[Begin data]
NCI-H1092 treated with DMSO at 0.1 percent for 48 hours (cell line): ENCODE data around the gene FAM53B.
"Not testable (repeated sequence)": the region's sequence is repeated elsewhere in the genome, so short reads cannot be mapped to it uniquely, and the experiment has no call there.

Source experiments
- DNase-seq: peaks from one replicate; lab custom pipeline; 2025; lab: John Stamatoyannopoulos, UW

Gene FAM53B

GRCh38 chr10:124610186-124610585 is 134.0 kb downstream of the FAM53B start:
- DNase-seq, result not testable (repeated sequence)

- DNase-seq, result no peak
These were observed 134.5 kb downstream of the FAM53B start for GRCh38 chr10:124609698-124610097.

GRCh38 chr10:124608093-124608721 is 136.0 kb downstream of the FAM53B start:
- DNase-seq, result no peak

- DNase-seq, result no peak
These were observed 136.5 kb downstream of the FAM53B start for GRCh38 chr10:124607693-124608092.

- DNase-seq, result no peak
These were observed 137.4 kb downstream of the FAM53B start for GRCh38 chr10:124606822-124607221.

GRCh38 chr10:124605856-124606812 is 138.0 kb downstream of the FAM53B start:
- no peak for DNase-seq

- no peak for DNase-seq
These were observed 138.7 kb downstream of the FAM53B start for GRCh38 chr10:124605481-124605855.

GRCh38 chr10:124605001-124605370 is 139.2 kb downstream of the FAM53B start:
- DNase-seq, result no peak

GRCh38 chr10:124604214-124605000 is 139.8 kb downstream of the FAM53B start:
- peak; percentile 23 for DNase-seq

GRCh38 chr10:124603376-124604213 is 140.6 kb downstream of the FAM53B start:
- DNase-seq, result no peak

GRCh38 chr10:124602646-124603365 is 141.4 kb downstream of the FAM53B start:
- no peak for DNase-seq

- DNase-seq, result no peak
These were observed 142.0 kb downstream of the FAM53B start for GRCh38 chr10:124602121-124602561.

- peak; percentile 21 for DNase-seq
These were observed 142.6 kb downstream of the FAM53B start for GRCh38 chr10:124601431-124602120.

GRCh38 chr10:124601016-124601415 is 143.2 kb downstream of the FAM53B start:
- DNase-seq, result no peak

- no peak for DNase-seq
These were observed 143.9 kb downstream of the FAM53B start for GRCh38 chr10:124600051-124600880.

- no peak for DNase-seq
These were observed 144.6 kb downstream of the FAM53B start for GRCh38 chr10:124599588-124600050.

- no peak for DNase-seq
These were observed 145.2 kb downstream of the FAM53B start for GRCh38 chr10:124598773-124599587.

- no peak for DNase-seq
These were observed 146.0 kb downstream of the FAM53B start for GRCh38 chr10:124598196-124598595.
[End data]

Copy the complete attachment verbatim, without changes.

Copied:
NCI-H1092 treated with DMSO at 0.1 percent for 48 hours (cell line): ENCODE data around the gene FAM53B.
"Not testable (repeated sequence)": the region's sequence is repeated elsewhere in the genome, so short reads cannot be mapped to it uniquely, and the experiment has no call there.

Source experiments
- DNase-seq: peaks from one replicate; lab custom pipeline; 2025; lab: John Stamatoyannopoulos, UW

Gene FAM53B

GRCh38 chr10:124610186-124610585 is 134.0 kb downstream of the FAM53B start:
- DNase-seq, result not testable (repeated sequence)

- DNase-seq, result no peak
These were observed 134.5 kb downstream of the FAM53B start for GRCh38 chr10:124609698-124610097.

GRCh38 chr10:124608093-124608721 is 136.0 kb downstream of the FAM53B start:
- DNase-seq, result no peak

- DNase-seq, result no peak
These were observed 136.5 kb downstream of the FAM53B start for GRCh38 chr10:124607693-124608092.

- DNase-seq, result no peak
These were observed 137.4 kb downstream of the FAM53B start for GRCh38 chr10:124606822-124607221.

GRCh38 chr10:124605856-124606812 is 138.0 kb downstream of the FAM53B start:
- no peak for DNase-seq

- no peak for DNase-seq
These were observed 138.7 kb downstream of the FAM53B start for GRCh38 chr10:124605481-124605855.

GRCh38 chr10:124605001-124605370 is 139.2 kb downstream of the FAM53B start:
- DNase-seq, result no peak

GRCh38 chr10:124604214-124605000 is 139.8 kb downstream of the FAM53B start:
- peak; percentile 23 for DNase-seq

GRCh38 chr10:124603376-124604213 is 140.6 kb downstream of the FAM53B start:
- DNase-seq, result no peak

GRCh38 chr10:124602646-124603365 is 141.4 kb downstream of the FAM53B start:
- no peak for DNase-seq

- DNase-seq, result no peak
These were observed 142.0 kb downstream of the FAM53B start for GRCh38 chr10:124602121-124602561.

- peak; percentile 21 for DNase-seq
These were observed 142.6 kb downstream of the FAM53B start for GRCh38 chr10:124601431-124602120.

GRCh38 chr10:124601016-124601415 is 143.2 kb downstream of the FAM53B start:
- DNase-seq, result no peak

- no peak for DNase-seq
These were observed 143.9 kb downstream of the FAM53B start for GRCh38 chr10:124600051-124600880.

- no peak for DNase-seq
These were observed 144.6 kb downstream of the FAM53B start for GRCh38 chr10:124599588-124600050.

- no peak for DNase-seq
These were observed 145.2 kb downstream of the FAM53B start for GRCh38 chr10:124598773-124599587.

- no peak for DNase-seq
These were observed 146.0 kb downstream of the FAM53B start for GRCh38 chr10:124598196-124598595.